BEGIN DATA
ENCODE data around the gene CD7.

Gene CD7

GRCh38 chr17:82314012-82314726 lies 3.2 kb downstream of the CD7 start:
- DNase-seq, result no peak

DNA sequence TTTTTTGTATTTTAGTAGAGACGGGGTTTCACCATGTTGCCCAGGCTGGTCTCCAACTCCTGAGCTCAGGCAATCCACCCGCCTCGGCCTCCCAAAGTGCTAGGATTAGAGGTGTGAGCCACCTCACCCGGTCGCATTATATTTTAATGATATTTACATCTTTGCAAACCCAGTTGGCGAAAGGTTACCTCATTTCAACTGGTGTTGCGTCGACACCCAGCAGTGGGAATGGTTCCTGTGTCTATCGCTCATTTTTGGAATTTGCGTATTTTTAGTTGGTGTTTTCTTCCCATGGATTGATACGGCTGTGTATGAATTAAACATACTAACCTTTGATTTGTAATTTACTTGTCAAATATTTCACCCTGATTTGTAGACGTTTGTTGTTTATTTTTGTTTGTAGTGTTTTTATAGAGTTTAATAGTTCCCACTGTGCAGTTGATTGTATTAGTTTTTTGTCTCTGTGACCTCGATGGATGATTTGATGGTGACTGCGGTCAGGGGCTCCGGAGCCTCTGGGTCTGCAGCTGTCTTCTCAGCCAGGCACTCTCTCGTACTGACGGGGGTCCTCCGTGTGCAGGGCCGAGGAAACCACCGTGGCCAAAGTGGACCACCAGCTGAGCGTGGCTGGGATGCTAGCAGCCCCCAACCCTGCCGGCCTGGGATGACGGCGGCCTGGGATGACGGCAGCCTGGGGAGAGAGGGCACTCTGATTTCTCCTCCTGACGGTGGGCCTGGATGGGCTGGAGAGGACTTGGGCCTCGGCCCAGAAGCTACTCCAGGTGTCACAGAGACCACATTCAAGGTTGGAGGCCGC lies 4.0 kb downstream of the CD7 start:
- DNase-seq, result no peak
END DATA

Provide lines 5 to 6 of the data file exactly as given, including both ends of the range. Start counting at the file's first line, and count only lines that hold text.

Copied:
DNA sequence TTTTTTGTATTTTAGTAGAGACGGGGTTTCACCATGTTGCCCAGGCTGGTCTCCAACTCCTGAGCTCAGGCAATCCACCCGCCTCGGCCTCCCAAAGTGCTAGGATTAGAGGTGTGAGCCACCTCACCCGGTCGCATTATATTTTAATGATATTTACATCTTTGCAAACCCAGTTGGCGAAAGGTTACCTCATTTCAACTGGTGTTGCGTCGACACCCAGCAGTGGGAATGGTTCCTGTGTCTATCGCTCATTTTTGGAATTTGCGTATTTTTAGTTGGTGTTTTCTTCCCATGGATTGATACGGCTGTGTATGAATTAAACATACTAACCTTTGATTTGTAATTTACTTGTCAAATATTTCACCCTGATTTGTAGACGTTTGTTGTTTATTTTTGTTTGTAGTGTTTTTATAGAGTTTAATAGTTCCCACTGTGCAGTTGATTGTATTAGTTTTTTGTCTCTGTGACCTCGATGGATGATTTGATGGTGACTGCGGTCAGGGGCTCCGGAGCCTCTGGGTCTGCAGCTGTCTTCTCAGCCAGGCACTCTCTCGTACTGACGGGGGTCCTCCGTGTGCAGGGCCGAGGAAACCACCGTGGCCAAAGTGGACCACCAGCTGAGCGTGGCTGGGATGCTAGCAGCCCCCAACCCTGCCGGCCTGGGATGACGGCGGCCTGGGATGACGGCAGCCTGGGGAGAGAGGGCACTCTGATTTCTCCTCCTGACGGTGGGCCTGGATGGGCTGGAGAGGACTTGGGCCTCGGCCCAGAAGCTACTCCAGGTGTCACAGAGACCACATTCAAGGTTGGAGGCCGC lies 4.0 kb downstream of the CD7 start:
- DNase-seq, result no peak